F.E. Bigelow

From Wind Repertory Project
F.E. Bigelow


Frederick Ellsworth Bigelow (20 August 1873, Ashland, Mass. – 23 May 1929, Salem, Mass.) was an American composer.

Bigelow learned to play both clarinet and saxophone early in his life; his four brothers also became outstanding instrumentalists. After completing Ashland High School, he went to Worcester Academy, where he studied music with Joseph Monisette. He then earned a Ph.D. degree at the Massachusetts College of Pharmacy in Boston before settling in Salem. For 15 years Bigelow was head pharmacist at a drug store operated by George N. Harris. In May 1913 he opened the Forest River Pharmacy. He later sold his drug business and entered the service of the Salem Gas Co.

From 1892 until 1894, Bigelow played in the Ashland, Massachusetts, “Brass” Band, directed by Joseph Morrisette. In 1894 he became a lifetime member of the famous Salem Cadet Band, directed at that time by Jean Missud. He reportedly made a voyage to London with the Salem Band in 1896 in order to play a command appearance for Queen Victoria at Windsor Castle. In addition to the well-known Our Director March, Bigelow wrote the Battle Song of Liberty, Our Leader March and NC-4 March. The latter piece was in honor of the first transatlantic flight (completed on May 27, 1919, in a Curtiss NC-4 seaplane commanded by Lt. Cmdr. Albert C. Read). Bigelow reportedly wrote a number of other marches, all of which were premiered at the Sunday concerts of the Salem Cadet Band.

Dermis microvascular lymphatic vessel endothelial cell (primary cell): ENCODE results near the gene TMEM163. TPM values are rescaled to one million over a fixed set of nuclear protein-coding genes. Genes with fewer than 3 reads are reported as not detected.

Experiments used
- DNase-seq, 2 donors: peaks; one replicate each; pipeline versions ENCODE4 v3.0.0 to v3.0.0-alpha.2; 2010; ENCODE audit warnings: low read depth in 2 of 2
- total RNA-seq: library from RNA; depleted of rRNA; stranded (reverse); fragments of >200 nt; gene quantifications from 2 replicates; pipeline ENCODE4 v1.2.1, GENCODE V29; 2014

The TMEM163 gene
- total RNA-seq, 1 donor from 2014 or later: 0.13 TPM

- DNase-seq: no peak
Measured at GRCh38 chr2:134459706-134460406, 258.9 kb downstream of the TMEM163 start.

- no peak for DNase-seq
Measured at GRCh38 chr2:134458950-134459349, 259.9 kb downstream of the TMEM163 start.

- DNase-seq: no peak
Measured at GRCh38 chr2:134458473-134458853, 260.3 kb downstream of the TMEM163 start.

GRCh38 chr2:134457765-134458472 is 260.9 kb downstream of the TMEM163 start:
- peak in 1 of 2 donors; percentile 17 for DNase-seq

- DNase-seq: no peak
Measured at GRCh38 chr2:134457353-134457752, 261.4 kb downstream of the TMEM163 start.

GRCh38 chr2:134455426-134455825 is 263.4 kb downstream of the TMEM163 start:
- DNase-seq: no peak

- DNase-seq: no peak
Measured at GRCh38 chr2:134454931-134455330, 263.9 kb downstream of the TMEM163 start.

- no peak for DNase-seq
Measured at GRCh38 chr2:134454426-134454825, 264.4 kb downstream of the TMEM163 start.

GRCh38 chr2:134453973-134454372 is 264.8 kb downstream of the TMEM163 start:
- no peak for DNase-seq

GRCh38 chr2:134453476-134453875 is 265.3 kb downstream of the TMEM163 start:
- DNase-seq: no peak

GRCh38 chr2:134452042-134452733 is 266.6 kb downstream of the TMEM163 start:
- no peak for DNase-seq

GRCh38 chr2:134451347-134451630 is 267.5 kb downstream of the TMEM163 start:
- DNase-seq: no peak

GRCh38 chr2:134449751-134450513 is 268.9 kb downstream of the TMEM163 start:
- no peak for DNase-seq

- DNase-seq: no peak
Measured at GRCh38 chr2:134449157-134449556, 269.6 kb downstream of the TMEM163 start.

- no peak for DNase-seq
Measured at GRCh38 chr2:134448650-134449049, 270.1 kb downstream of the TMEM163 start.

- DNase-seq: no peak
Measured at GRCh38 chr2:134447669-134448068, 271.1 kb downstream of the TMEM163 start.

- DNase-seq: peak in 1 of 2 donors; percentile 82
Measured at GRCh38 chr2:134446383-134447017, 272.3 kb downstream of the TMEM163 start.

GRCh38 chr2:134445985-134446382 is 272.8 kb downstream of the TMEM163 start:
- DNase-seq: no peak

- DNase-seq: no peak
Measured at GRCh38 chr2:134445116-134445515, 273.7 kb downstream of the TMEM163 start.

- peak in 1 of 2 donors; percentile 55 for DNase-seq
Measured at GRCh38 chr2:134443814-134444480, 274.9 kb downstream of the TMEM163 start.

As a retired druggist and member of the band and orchestra in Salem, Bigelow was known by hundreds of the local residents. He was also a member of the Essex Lodge, John Endicott Lodge, A.W.U.W., the Now and Then Association, the Sutton Lodge of Perfection, Lynn local of the Musicians’ Union, the Salem Gas Light Employees’ Association, and several other organizations. After a long illness, Bigelow died in Salem in 1929.

Bigelow is remembered primarily for composing the Our Director March in 1892. The trio of this march has been used as a school song by hundreds of schools and colleges across the United States. By 1914 the march had become so popular that the publisher Walter Jacobs purchased Jean Missud’s complete catalogue in order to obtain the one title.

Works for Winds